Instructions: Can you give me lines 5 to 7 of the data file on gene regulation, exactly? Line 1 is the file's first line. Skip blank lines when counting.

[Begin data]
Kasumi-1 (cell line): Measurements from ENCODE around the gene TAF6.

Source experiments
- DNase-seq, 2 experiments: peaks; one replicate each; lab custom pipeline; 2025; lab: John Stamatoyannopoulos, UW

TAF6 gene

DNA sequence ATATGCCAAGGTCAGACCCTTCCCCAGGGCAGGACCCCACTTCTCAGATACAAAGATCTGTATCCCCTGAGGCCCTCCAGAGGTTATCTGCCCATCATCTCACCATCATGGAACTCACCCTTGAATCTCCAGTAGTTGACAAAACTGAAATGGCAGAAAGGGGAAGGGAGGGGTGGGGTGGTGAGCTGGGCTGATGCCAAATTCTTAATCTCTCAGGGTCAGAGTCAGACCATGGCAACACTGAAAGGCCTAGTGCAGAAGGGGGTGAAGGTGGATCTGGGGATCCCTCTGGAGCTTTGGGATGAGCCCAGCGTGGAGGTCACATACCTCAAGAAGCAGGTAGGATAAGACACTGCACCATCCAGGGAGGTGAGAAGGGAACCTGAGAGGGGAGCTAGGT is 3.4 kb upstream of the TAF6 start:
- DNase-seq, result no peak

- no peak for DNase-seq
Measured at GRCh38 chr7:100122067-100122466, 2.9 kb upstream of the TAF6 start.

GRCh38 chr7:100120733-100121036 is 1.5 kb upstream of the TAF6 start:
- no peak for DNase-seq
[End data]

DNA sequence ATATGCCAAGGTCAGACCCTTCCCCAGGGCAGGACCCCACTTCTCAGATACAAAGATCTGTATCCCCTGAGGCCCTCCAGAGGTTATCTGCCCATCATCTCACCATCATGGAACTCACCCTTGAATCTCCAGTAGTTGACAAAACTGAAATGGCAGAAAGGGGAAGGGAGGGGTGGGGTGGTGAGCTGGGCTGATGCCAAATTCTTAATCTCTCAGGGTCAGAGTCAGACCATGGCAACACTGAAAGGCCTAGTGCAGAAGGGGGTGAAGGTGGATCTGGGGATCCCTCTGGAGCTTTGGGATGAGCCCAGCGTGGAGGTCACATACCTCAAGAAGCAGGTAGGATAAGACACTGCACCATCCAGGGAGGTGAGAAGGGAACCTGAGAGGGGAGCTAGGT is 3.4 kb upstream of the TAF6 start:
- DNase-seq, result no peak

- no peak for DNase-seq